LAS CRUCES, N.M. — Hundreds of people dressed in brightly colored costumes, wielding plastic weapons ranging from the largest Styrofoam swords to the smallest light-up magic wands, telling heroic tales of giant robots, ninjas, death gods, magical girls and samurai flocked to New Mexico State University’s Corbett Center.
Las Cruces Anime Days, the region’s premiere Anime and Japanese culture festival now in its second year of celebration drew the motley crowd on a Saturday in late January.
Crossing the halls between the Artist Alley, Dealer’s Room, event rooms, karaoke, video gaming rooms and panels, the images that surround the crowd couldn’t be more different from one another. At one table, original volume of manga, depicts the semi-realistic lives of students in high school. At another you could find an independent artist selling uniquely styled glassware and embroidery. At yet another table, rows of original art depicted Japanese Anime series set in the American old west.
Each idea and profession appeared to be unique and independently conceived, but to the denizens of this meeting all these artworks and series were connected. They serve one master and it is Anime.
Most recognizable Anime images depict cartoonish individuals set against extremely elaborate and realistic backdrops in a uniquely Japanese style. “It isn’t like the animation you’d watch in America; it’s not childish. It was very graphic and detailed, to the point,” said Michael Galliendo, the vice president of the Anime Appreciation Society of El Paso, a club that meets regularly at the University of Texas at El Paso.
Anime has a unique history in the southwest United States, particularly in El Paso and Las Cruces, which border Mexico. Many of the fans at the convention this year saw their first favorite Anime series dubbed in Spanish on local television stations broadcasting out of Juarez and became fans of the art form years before the American Anime invasion of the late 1990s and early 2000s.
“I used to watch Anime on Spanish TV. I grew up watching Anime and playing video games all my life,” said artist Samuel Saucedo. “I remember a lot of old ones like Samurai Pizza Cats, Dragon Ball, Ranma, Saint Saiya…all those Animes were really good, awesome.”
Many individuals appreciate the art form for its deep and rich storytelling content. Jorge Santiago, who is the leader of this convention’s Artist Alley, praised the flexibility any particular Anime story may possesses. “Specifically, in a serious story, when a moment comes to break the tension, the art style changes to fit that feeling. I think that is an aspect that is sometimes lost in other media.”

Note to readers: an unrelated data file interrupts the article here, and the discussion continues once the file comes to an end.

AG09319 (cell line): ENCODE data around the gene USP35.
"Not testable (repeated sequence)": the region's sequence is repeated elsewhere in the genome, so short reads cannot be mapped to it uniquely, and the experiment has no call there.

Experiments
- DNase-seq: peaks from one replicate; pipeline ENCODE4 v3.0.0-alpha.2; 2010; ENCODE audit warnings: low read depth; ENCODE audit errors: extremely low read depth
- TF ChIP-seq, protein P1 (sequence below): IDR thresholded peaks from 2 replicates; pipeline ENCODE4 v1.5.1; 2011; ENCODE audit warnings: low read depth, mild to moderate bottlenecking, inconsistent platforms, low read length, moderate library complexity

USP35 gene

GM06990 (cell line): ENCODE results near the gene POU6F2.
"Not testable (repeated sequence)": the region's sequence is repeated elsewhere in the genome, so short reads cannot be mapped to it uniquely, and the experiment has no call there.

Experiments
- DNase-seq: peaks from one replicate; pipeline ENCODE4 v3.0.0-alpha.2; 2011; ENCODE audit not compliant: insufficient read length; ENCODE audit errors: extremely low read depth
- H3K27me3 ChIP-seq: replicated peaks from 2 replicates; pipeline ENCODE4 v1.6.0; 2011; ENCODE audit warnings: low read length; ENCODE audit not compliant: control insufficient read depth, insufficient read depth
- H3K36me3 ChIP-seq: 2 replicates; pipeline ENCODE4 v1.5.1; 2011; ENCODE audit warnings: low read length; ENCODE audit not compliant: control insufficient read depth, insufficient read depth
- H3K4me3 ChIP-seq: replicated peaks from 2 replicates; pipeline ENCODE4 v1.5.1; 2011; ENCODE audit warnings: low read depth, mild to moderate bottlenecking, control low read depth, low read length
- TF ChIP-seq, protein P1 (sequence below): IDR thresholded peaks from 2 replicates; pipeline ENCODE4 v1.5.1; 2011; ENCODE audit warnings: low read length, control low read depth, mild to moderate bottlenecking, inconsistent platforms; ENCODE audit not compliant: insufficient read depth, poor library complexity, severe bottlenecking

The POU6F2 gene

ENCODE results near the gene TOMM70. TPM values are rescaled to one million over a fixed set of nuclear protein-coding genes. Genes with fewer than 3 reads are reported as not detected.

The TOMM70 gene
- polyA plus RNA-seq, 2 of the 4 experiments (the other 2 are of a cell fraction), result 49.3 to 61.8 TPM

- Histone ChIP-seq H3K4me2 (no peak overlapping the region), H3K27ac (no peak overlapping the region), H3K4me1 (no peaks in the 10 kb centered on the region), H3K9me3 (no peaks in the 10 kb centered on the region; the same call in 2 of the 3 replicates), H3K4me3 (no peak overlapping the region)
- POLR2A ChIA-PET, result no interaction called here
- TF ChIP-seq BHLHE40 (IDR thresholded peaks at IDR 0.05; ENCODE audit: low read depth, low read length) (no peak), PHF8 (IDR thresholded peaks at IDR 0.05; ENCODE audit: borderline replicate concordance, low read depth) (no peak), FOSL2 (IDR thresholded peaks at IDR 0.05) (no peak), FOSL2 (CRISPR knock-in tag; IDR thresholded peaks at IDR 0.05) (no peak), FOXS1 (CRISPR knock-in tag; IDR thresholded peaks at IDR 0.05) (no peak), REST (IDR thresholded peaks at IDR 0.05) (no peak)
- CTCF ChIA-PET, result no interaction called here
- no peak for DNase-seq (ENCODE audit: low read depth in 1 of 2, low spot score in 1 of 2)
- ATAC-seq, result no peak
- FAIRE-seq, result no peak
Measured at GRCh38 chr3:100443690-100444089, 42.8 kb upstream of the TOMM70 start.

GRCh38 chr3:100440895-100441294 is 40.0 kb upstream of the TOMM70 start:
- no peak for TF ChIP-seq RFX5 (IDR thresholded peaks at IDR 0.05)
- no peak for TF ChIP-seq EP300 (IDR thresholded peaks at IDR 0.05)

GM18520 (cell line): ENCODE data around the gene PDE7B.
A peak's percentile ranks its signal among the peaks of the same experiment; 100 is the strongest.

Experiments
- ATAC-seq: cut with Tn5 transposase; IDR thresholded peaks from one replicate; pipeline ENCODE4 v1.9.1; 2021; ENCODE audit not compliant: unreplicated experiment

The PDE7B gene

Often, local Anime fans shared this fandom with their family and friends, who them became fans.
“When my sister was little she used to watch it, so I caught on and started watching it too. So after that I started drawing it,” said Liz Perez, one of the artists drawing in the Artist Alley. She and others were inspired to make Anime the central focus of their creative endeavors, which were for sale in the Artist Alley.
“I’ve pretty much been drawing all my life in this style,” said Yamel Beltran, the artist responsible for drawing this year’s LCAD logo. “[it]was something I was watching since I was little, so I started imitating it, and it just grew from there.” Another artist, John Robles, echoed this claim. “I’ve always been drawing but since I liked this cartoon so much I tried to imitate the style since at the time I couldn’t find anything else that was similar.”
“My first Anime convention was A-Kon in Dallas. It was fun, but in the end it was just me spending money on things,” said Santiago, who, since his first convention-going experience, has written and published seven graphic novels, including three volumes of his flagship series The Wolves of Sariel.
Other artists at the convention sold their own graphic novels and color art prints, as well as other merchandise including aluminum buttons, t-shirts, hand-made stuffed animals and cell phone charms. Many of the artists only sell these materials at conventions bringing out their wares a few times a year for the meetings in El Paso, Las Cruces, and perhaps a few others out of town.
Denizens of the artist’s alley said they were proud of the outcome of the event, going home a little bit richer and a lot prouder of their craft. “I think it was very successful,” said Santiago “I think they put on a better show than last year and I think they hit it out of the park…The best thing they can ask for is for happy con attendees and I think they got it.”